I have to admit, I cheated here. It became very apparent yesterday that the amount of plotting I'd done for the second section would have run well over 20,000 words, which is, to say the least, beyond my abilities to write over the course of a weekend, at least not without a) burning myself out and b) producing very low quality writing. This is the sort of story that, even though the writing goes fast, I don't really want to half-ass the characterization. So, I wrote up to a good stopping point at roughly the 10k mark. I'll pick it up again in a few weeks.

Thursday, April 25, 2013

Big Things Are Made Of Little Things

Status Update:  holy Hannah, it's raining beans, oh lawd, it's raining beans. Next installment of Cameron's story outlined, but not yet written.

One of my hobbies is lifting weights. Between regular exercise over many years and a fondness for picking heavy shit off the ground and then putting it back down repeatedly, I'm relatively burly. Not huge, mind you, or muscle-bound, or Arnold-shaped or roided up or what have you, just what I consider to be in shape.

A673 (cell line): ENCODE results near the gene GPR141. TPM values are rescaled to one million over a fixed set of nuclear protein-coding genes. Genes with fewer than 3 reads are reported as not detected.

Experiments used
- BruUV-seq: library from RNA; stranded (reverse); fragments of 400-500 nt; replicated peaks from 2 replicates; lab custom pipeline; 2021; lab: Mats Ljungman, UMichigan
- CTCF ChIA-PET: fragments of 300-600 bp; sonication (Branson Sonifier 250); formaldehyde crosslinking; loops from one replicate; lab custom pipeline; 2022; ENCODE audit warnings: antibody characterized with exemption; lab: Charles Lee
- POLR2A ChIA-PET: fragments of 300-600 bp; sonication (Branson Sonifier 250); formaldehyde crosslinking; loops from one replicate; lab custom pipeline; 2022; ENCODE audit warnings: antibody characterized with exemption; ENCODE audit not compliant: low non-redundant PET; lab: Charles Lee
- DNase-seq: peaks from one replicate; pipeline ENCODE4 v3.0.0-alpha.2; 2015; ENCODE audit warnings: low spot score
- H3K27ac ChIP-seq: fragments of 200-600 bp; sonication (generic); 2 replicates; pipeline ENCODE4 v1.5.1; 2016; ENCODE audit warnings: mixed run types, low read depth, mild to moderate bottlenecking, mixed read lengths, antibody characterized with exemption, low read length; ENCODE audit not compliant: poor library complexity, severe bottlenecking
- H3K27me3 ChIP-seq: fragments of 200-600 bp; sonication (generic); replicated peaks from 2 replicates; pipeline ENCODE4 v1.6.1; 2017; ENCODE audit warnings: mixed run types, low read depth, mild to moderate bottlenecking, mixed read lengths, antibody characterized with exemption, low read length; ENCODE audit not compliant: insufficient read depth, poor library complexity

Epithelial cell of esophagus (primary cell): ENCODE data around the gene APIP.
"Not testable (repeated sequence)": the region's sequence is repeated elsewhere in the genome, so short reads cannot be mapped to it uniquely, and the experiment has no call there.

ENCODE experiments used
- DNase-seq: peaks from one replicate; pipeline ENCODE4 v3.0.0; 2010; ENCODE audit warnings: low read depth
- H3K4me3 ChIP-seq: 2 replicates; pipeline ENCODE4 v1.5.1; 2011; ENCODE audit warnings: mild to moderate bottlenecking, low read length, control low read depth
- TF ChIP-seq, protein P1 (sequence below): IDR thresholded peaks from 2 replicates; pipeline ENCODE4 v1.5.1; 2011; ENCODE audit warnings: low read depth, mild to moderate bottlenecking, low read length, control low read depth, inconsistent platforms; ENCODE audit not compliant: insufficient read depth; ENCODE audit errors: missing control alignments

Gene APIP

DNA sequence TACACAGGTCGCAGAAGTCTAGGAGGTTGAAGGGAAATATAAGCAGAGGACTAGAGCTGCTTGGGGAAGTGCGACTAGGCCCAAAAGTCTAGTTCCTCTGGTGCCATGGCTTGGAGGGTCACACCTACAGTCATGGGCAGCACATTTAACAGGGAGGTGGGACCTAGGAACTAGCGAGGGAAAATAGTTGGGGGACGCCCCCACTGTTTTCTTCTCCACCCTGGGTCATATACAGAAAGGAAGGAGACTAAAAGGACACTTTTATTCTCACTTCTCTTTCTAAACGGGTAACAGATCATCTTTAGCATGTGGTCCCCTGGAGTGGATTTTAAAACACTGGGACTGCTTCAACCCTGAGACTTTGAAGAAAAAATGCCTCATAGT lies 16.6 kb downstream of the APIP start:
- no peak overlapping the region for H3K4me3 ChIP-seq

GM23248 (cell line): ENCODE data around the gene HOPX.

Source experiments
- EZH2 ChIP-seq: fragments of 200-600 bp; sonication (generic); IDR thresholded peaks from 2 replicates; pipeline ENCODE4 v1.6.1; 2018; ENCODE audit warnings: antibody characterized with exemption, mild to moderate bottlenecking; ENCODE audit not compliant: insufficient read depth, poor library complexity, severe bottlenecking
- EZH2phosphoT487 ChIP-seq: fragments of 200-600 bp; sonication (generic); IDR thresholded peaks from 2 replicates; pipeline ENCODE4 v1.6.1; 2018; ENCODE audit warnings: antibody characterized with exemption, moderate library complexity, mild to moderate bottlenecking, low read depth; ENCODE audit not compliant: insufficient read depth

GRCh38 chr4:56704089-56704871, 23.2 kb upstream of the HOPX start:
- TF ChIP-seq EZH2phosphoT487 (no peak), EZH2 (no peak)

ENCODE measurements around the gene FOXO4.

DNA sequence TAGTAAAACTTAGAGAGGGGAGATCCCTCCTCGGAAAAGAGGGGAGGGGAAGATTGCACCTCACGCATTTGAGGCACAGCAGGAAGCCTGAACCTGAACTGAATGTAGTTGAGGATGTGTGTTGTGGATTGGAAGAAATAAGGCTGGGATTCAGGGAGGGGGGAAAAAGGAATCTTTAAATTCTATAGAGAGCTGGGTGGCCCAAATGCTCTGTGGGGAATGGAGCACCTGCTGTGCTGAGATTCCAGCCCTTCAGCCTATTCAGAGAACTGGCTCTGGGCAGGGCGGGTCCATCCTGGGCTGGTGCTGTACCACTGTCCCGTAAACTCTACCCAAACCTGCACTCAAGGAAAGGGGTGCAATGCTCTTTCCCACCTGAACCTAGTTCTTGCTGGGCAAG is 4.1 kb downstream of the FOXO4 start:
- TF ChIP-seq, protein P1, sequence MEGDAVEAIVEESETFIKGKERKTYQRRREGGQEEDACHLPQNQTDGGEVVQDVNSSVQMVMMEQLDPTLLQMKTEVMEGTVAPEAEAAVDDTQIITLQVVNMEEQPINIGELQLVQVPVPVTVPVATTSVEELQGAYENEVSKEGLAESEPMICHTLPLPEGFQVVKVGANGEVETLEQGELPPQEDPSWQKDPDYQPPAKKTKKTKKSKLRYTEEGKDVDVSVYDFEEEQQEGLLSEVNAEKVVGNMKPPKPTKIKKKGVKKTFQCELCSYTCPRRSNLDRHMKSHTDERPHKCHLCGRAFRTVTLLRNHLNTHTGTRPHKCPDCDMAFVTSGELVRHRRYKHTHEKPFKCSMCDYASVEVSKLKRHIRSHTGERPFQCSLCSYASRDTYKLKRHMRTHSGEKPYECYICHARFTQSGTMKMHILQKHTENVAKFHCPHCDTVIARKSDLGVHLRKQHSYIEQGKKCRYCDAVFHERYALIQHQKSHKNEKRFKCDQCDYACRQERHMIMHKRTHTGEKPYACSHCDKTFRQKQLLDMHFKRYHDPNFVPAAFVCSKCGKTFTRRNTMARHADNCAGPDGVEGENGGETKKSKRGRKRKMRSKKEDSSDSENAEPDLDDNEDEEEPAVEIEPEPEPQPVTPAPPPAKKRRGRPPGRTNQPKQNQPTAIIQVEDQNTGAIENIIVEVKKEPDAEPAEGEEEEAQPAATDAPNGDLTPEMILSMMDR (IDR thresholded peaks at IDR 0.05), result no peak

What blows my mind is how many people just assume that I'm built like this naturally, like I popped out of my mom's hoo-hah already muscular. Other people will glom onto whatever I mention I'm doing for fun these days and assume that's what keeps me fit. I mention I went for a run last night and they make the connection that bigger muscles equals running.

The truth is that I don't talk about my exercise routine because it's BORING. Anything that has any real and lasting effect requires a lot of preparatory steps, most of which are dull as hell and don't really make a good story.

For example. When I was in college, I got into physical fitness. I had a roommate whose father was the head of a rather successful local track team. I was sick of being skinny and out of shape so I asked my friend to teach me about lifting weights. He did. I got muscular. Then I went into grad school, got out of shape again, got a real job and then realized, around the three decade mark of my life, that if I didn't get back into physical fitness I'd be looking at some serious problems down the road--back problems, knee problems, possible obesity, my family tendency towards diabetes and most of all, the dreaded I Feel Old syndrome.